One of the first decisions the new vice chancellor made was to cut the mathematics department faculty by roughly 50%, from around 28 to 14. (I forget the actual numbers.) The problem he faced in achieving that goal was that in the British system at the time, once a new Lecturer (= Assistant Professor) had passed a three-year probationary period, they had tenure for life. The only way to achieve a 50% cut in faculty was to force out anyone who could be “persuaded” to go. That boiled down to putting pressure on those whose reputation was sufficiently good for them to secure a position elsewhere. (So, a strategy of “prune from the top,” arguably more productive in the garden than a university.)

In my case, the new vice chancellor made it clear to me soon after his arrival that my prospects of career advancement at Lancaster were low, and I could expect ever increasing teaching loads that would hamper my research, and lack of financial support to attend conferences. As a research mathematician early in my career, with my work going well and my reputation starting to grow, that prospect was ominous. Though I was not sure whether he would ever actually follow through with his threat, it seemed prudent to start thinking in terms of a move, possibly one that involved leaving the U.K.

Then, just as all of this was going on, out of the blue I got the invitation from Stanford. (I had started working on a project that aligned well with a group at Stanford who had just set up a new research center to work on the same issues. As a result, I had gotten to know some of them, mostly by way of an experimental new way to communicate called “e-mail,” which universities were just starting to use.)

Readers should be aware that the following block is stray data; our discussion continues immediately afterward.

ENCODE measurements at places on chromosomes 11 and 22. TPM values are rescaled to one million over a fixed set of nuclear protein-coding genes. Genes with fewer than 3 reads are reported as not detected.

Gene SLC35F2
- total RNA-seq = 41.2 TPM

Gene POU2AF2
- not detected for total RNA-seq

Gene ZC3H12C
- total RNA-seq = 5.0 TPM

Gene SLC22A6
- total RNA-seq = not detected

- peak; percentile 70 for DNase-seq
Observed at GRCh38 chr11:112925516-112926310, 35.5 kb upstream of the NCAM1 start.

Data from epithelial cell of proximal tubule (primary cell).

In my meeting with the vice chancellor to request permission to accept the offer and discuss the arrangements, I was told in no uncertain terms that I would be wise not to return after my year in California came to an end. The writing was on the wall. Lancaster wanted me gone. In addition, other departmental colleagues were also looking at opportunities elsewhere, so even if I were to return to Lancaster after my year at Stanford, it might well be to a department that had lost several of its more productive mathematicians. (It would have been. The vice chancellor achieved his 50% departmental reduction in little more than two years.)

Yes, these events were all so long ago, in a different country. So why am I bringing the story up now? The answer, is that, as is frequently observed, history can provide cautionary lessons for what may happen in the future.

Those of us in mathematics are deeply aware of the hugely significant role the subject plays in the modern world, and have seen with every generation of students how learning mathematics can open so many career doors. We also know sufficient mathematics to appreciate the enormous impact on society that new mathematical discoveries can have—albeit in many cases years or decades later. To us, it is inconceivable that a university—an institution having the sole purpose of advancing and passing on new knowledge for the good of society—would ever make a conscious decision to cut down (especially from the top), or eliminate, a mathematics department.

But to people outside the universities, things can look different. Indeed, as I discovered during my time as an academic dean (in the U.S.), the need for mathematics departments engaged in research is often not recognized by faculty in other departments. Everyone recognizes the need for each new generation of students to be given some basic mathematics instruction, of course. But mathematics research? That’s a much harder sell. In fact, it is an extremely hard sell. Eliminating the research mathematicians in a department and viewing it as having a solely instructional role can seem like an attractive way to achieve financial savings. But it can come at a considerable cost to the overall academic/educational environment. Not least because of the message conveyed to the students.